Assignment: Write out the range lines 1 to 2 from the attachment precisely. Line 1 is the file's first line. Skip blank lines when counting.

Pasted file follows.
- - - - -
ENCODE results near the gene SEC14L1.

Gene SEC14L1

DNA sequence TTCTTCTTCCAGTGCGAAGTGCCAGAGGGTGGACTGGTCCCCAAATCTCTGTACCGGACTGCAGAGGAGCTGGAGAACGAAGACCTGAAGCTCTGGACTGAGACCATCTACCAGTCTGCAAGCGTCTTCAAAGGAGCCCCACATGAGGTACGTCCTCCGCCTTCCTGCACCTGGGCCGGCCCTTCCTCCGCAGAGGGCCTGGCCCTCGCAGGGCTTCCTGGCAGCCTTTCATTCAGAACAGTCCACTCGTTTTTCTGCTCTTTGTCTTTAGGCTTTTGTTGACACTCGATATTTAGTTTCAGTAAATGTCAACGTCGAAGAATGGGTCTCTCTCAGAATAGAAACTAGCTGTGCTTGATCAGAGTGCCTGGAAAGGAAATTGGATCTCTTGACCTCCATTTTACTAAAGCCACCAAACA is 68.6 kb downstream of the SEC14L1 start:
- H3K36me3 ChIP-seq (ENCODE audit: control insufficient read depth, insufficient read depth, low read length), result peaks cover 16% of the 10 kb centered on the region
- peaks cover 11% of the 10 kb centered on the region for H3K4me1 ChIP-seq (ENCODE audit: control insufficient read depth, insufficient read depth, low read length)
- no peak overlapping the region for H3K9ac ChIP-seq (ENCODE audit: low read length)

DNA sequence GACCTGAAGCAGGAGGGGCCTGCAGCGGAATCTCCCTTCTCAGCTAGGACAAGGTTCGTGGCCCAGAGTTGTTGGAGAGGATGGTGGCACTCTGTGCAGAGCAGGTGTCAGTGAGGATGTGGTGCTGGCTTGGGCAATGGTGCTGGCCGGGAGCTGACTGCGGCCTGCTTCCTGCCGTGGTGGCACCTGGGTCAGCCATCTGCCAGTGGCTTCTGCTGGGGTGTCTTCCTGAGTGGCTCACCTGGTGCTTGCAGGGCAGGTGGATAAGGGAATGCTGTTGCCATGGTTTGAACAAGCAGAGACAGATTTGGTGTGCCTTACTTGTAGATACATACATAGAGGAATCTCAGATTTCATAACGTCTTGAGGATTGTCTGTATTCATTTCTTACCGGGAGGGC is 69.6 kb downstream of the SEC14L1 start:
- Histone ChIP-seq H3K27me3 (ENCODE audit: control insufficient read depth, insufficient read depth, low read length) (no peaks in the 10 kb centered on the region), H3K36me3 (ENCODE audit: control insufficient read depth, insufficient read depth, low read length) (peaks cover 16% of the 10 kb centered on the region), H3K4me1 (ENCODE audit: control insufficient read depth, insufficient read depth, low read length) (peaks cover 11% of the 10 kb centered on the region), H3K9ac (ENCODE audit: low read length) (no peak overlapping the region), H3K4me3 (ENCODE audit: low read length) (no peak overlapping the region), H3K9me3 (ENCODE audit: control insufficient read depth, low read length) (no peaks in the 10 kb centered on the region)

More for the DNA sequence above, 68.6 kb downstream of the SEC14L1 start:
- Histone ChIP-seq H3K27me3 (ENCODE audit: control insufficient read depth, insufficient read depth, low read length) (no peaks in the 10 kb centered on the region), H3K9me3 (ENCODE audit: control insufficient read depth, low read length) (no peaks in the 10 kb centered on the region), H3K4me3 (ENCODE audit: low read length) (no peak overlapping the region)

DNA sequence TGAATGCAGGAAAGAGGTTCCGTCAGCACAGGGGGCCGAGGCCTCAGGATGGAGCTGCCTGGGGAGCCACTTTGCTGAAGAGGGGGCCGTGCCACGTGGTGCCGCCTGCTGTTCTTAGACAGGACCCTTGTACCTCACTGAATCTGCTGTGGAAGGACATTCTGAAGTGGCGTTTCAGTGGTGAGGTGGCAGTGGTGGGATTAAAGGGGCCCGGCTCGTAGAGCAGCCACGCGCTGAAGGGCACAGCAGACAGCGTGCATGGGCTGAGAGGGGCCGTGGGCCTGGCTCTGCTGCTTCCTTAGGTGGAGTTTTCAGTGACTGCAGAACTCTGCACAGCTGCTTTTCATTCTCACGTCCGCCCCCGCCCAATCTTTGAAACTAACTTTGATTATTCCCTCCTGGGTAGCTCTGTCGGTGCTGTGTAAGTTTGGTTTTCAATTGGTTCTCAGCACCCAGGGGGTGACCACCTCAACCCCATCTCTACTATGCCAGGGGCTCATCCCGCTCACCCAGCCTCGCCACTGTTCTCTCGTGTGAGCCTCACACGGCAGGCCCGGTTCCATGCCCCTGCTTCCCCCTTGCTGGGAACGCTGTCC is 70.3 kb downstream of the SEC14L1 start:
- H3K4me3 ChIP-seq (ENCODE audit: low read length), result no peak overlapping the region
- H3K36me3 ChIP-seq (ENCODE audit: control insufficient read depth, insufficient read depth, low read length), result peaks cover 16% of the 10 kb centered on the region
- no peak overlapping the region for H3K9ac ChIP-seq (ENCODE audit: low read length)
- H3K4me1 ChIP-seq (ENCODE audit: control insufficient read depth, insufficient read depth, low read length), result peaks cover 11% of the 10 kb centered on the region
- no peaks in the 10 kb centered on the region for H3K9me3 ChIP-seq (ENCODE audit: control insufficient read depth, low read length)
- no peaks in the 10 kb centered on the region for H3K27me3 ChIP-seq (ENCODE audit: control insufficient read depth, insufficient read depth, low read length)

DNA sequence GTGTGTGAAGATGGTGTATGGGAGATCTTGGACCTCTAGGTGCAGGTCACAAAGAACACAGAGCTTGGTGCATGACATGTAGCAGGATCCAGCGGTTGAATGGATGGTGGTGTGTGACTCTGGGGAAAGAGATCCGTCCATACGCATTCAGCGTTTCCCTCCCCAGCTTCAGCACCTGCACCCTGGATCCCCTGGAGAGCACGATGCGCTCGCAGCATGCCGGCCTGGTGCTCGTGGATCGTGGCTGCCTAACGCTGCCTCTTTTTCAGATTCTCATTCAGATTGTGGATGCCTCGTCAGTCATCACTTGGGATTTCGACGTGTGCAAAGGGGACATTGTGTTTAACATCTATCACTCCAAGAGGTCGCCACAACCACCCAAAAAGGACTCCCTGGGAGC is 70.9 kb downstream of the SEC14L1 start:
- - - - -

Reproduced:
ENCODE results near the gene SEC14L1.

Gene SEC14L1